Elster's World

Sunday, April 09, 2006

I'm Free (Or Am I?)

Can we really feel the freedom?

I have been asking this question around Pesach (Passover) time for the last seven years. Allow me to explain:

Passover commemorates the end of the Jewish people’s bondage in Egypt and the commencement of their journey to the promised land of Israel. Obviously, it is an extremely important period on the Jewish calendar.

We are taught that at the Seder, the most important ceremony of Passover, it is a requirement that each and every one of us feel as though we have just been taken out of bondage; that each and every one of us is, therefore, “free” on that night. Over the course of Jewish history, this has often been difficult to accomplish. While exiled in far-flung places all over the world, seemingly surrounded on all sides by people with hatred in their hearts for us, it must have been difficult for our ancestors to have mustered up a true feeling of freedom in their hearts.

Yet even in today’s world, where freedom is not merely a fleeting dream but a way of life, this is easier said than done. The constant stream of “the real world”, which rushes at us like the never-ending flow of a powerful river, can potentially drown out any real freedom we may feel. Constant worries of money, work, school and just general life pressure clog our brains. I for one find myself waking up on the eve of Pesach, rushing to make my train, going about my business and suddenly realizing “hey, we have the seder tonight”. Sure I help prepare for Pesach. I shlep, I “tovel”, I “kasher”. I’m a one-man Pesach turnover crew. But it’s all done on autopilot. It’s all done while thinking to myself “what do I have to do at work tomorrow?”

I recognize that I am partially to blame for this feeling of disconnect. I often think that if Pesach meant more to me than it does (though I actually do think that the holidays hold very special meanings for me), then I wouldn’t struggle so to find my feeling of freedom. Perhaps if I was not so wrapped up in my own set of problems and was able to fully immerse myself in the coming holiday…But then again, perhaps not. I’m really not sure if the problem lies within me or with the society that I am but a part.

In either case, how, then, can I find my freedom this year? What can I do to make sure that as I recline on the beautiful pillowcase that my five year old daughter made for me in school, that I recline as a truly free man? Perhaps the answer is that it’s all about the mindset of the individual. If the feeling isn’t simply coming to me, then I need to go out and find it. So what makes me feel free? Well, anyone who reads this blog knows what makes me feel chained up. But what connects me to freedom? Well, the answer is simple. I find freedom in the two little ones - five year old daughter and almost three year old son. Watching them experience Pesach will be the salvation in my own eyes. Seeing their pride as they recite the Ma Nishtana or the Baby Moshe song (bet you don’t know the latter). Their laughter as they hide the Afikkomen then spill the beans as to where it is before we even have a chance to look for it.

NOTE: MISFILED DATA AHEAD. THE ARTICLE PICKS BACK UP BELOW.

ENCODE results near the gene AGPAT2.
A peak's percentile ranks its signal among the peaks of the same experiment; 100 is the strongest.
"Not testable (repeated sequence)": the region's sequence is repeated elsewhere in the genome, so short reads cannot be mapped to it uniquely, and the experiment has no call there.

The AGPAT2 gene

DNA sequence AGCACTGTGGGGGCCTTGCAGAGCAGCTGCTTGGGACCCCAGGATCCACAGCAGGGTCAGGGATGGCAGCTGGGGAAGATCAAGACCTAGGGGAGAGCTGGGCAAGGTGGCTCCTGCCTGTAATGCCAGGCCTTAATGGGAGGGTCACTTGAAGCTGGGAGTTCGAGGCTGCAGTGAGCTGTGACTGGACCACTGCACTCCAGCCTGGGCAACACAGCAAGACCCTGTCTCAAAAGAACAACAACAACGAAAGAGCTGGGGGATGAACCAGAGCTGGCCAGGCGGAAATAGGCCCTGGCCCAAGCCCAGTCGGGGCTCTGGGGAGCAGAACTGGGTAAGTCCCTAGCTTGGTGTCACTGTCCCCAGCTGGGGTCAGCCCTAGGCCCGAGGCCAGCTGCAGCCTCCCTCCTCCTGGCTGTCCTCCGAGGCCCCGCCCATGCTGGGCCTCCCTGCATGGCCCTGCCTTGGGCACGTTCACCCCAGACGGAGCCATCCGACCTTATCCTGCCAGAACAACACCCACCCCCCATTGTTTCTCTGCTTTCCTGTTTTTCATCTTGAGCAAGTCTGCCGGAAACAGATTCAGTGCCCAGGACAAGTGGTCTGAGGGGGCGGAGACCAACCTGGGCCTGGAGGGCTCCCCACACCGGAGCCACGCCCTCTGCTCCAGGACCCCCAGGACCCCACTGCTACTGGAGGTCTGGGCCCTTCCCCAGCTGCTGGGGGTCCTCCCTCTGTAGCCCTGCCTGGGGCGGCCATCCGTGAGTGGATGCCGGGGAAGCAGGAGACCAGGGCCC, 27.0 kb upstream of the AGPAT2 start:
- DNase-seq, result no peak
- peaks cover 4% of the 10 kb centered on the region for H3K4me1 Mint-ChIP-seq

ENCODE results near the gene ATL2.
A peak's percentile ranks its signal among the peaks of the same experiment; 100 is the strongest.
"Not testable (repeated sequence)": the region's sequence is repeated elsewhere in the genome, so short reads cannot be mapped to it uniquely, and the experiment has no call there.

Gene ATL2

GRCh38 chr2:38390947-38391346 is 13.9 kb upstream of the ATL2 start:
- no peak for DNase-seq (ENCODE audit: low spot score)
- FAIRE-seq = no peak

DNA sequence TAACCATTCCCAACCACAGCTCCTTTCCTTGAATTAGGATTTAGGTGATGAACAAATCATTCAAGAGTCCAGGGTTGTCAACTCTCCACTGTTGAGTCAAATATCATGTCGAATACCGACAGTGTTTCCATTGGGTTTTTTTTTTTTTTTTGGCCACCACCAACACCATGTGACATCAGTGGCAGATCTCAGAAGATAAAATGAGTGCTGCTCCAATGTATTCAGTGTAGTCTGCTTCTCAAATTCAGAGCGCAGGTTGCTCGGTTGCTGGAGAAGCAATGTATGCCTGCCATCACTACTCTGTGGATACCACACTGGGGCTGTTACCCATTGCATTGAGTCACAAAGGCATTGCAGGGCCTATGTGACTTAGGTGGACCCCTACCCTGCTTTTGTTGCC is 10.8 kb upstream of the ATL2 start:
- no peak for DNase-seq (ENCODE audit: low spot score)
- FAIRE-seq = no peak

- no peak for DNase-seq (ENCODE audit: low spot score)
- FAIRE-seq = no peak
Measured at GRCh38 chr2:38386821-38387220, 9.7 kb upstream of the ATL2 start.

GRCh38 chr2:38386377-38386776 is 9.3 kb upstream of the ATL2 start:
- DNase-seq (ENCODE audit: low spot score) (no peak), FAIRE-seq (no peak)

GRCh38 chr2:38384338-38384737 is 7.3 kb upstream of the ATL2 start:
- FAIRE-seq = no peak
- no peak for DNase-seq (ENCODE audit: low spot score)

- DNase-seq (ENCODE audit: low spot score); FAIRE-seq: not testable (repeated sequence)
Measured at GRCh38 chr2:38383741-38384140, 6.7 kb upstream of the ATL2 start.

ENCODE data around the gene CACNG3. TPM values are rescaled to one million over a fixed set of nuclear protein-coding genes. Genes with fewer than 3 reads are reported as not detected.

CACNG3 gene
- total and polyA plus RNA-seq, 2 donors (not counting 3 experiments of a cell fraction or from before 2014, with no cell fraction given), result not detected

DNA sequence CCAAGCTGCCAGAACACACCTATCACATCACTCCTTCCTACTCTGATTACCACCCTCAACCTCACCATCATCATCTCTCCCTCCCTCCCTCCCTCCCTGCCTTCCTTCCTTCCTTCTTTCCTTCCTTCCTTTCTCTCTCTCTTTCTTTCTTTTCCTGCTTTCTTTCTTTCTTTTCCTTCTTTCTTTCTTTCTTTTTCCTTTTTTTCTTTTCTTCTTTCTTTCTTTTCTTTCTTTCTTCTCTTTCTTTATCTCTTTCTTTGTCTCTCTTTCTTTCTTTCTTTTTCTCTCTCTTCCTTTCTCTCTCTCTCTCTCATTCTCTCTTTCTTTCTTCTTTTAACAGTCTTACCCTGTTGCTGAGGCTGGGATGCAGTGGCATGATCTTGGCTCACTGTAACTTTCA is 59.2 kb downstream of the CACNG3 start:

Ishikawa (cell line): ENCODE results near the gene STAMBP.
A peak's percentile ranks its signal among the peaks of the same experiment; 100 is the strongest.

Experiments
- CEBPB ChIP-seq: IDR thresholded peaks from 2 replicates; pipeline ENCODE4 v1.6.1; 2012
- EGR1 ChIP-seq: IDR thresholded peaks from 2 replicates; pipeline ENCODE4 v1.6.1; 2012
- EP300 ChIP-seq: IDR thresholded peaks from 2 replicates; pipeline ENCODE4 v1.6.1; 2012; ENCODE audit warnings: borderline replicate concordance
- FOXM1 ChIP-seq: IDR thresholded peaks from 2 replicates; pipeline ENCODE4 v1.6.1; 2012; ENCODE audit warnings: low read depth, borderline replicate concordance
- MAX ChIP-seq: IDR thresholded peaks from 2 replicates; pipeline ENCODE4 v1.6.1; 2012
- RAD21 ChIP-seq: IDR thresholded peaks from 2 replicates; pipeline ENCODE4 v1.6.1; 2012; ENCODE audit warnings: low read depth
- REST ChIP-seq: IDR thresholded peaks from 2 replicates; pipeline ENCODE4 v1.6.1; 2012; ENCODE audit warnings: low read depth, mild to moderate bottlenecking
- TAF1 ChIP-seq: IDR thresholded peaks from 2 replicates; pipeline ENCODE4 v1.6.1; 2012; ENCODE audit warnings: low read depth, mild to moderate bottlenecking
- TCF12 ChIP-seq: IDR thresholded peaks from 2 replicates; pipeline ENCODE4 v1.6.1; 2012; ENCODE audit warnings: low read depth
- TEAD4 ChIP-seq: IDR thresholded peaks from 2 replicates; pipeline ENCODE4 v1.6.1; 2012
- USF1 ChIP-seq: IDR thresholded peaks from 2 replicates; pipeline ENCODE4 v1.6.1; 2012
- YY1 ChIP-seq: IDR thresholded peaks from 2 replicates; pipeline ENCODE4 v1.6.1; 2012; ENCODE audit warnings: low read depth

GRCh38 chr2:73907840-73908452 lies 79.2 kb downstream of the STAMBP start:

The little things. That’s where the freedom lies. As U2 says in Miracle Drug – “Freedom, as they said, like the top of a newborn babies head.” If I can’t find the freedom myself, I can find it in my kids.

Chag Kosher V’Sameyach to you all – Happy Passover.

4 Comments:

  • Have a great pesach

    By Blogger Lvnsm27, at 1:10 PM  

  • Right back at ya

    By Blogger Elster, at 2:31 PM  

  • Well said. Enjoy the chag.

    By Blogger Jack's Shack, at 4:29 PM  

  • True, one way of looking at it is through 'The God of Small Things'. Another is deciphering between freedom from to freedom to.
    I heard a Rabbi this Passover mention that the definition of slavery in Jewish terminology is not being able to legally father a child, i.e. a slave's offspring belong to the master.
    In this iGeneration, who really owns the children? In order to achieve freedom, we must bond further with our own blood and dreams.
    Missed you!
    [p.s. I can relate better to this post than the others. As I told you once, it's soccer I care about, nada mas!]

    By Blogger Tomboy, at 7:33 PM  

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